The Greenhouse Project
Like other Palestinian communities, home demolitions and land confiscation cause almost insurmountable monetary damages. As the devaluation of their land and livestock continue to impact the community’s livelihood, finding tangible ways to mitigate impact Israel’s colonial project in the South Hebron Hills is crucial. Per the request of the village elders in Um al-Khair, the Good Shepherd Collective in coordination with the local community and international volunteers installed a greenhouse in the southern section of Um al-Khair. The installation of the greenhouse continues to provide a space for the villagers to grow their own food, sell the produce in the market, and creates a space for internationals to volunteer. The greenhouse acts as a social justice indemnity from the decades-long suffering this refugee community has faced.
A community of refugees, the village of Um al-Khair was established after the Hathaleen tribe was driven off of their lands in al-Arad during the 1948 war. Eid Yamen Hathaleen purchased the lands of Um al-Khair from the Palestinian villagers of Yatta in 1960s. While the family has the deed to the property, they are not allowed to develop their lands because of the multiple legal obstacles facing Palestinians residing in Area C. Since the establishment of the Israeli settlement of Carmel next to Um al-Khair in 1980, the people of Um al-Khair have experienced destructions on different parts of their village 20 times according to OCHA data. To this day, all but one structure has a demolition order pending in the Western portion of Um al-Khair. If executed, it will displace some 80 Palestinians, the vast majority of which are children. Across all of Um al-Khair, there are 63 pending demolition orders, putting at risk hundreds of Palestinians.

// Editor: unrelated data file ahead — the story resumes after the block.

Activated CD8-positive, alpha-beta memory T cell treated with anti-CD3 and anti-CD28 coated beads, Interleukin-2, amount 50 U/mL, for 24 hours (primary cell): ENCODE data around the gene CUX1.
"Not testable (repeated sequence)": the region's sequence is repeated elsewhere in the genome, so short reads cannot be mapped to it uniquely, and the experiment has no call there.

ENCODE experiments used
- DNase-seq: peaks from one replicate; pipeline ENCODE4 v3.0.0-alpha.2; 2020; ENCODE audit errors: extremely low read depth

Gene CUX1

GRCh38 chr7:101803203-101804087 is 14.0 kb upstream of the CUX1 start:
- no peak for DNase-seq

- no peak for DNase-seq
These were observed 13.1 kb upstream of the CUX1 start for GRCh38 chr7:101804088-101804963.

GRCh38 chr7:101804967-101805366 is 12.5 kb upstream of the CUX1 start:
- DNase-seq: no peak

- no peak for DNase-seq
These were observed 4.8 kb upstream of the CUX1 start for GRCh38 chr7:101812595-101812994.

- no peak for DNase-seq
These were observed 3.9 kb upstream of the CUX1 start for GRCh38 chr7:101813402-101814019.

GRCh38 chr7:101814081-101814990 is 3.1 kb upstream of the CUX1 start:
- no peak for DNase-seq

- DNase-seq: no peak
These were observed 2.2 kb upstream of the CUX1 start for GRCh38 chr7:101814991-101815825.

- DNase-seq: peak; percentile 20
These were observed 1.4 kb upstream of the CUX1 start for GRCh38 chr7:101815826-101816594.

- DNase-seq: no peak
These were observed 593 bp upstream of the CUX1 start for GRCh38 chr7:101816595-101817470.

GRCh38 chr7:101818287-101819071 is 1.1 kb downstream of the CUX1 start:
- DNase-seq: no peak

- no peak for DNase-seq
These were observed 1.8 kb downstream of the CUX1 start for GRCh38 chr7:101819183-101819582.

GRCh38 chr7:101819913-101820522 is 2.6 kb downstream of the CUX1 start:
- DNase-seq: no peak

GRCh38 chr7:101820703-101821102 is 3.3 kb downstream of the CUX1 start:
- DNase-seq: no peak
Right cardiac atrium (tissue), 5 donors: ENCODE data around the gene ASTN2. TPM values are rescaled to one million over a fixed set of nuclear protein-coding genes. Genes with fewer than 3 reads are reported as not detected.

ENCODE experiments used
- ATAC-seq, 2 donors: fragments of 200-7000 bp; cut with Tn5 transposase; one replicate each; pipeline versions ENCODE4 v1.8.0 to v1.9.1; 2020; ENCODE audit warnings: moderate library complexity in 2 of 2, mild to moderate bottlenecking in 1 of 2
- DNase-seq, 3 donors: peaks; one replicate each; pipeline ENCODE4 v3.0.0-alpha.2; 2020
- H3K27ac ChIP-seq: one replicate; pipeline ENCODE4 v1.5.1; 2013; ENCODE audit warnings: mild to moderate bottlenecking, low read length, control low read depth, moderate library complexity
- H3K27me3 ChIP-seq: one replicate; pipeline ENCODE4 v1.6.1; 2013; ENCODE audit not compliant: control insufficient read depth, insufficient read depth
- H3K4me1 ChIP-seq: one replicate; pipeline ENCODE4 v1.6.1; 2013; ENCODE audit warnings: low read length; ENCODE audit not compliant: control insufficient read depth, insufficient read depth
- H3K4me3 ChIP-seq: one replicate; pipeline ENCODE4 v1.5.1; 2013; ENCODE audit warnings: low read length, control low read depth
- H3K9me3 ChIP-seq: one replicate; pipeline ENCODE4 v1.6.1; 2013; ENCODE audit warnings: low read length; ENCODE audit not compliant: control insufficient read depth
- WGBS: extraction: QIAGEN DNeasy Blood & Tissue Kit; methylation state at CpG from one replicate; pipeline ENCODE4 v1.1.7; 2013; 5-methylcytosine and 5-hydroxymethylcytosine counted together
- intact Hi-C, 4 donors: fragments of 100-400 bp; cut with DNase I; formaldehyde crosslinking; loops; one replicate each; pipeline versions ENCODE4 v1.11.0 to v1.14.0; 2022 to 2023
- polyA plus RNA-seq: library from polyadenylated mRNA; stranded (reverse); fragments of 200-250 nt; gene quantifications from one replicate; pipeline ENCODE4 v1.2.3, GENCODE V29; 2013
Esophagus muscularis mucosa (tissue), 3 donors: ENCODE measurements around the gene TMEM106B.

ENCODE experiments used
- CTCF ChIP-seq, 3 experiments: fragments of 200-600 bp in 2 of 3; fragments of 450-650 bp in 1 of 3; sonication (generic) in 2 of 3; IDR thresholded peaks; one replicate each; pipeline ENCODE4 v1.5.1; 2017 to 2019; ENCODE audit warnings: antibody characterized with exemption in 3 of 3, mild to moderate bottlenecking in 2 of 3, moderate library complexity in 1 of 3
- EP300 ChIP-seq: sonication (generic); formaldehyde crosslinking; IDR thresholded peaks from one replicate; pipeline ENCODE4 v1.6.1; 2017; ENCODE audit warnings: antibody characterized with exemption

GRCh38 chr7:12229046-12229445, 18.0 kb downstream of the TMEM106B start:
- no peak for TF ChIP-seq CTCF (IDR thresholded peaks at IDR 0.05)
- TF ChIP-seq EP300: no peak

On September 11, 2017, the Israeli military arrived at the community of Um al-Khair and installed several hundred yards of razor-wire fencing through their lands that effectively cut off the historical grazing paths for their herds. Additionally, maps retrieved from Bimkom, a Jerusalem based on NGO that works on zoning and planning rights, reveals the settlement of Carmel’s expansion plans are set to surround the village of Um al-Khair. As a Bedouin community, their flocks are the central income for the community. The additional restrictions on their movement pose added economic hardships that will have an immediate and permanent impact on the community’s livelihood. The greenhouse project allows the community to diversify their revenue streams, helping to alleviate a small part of the economic damages.
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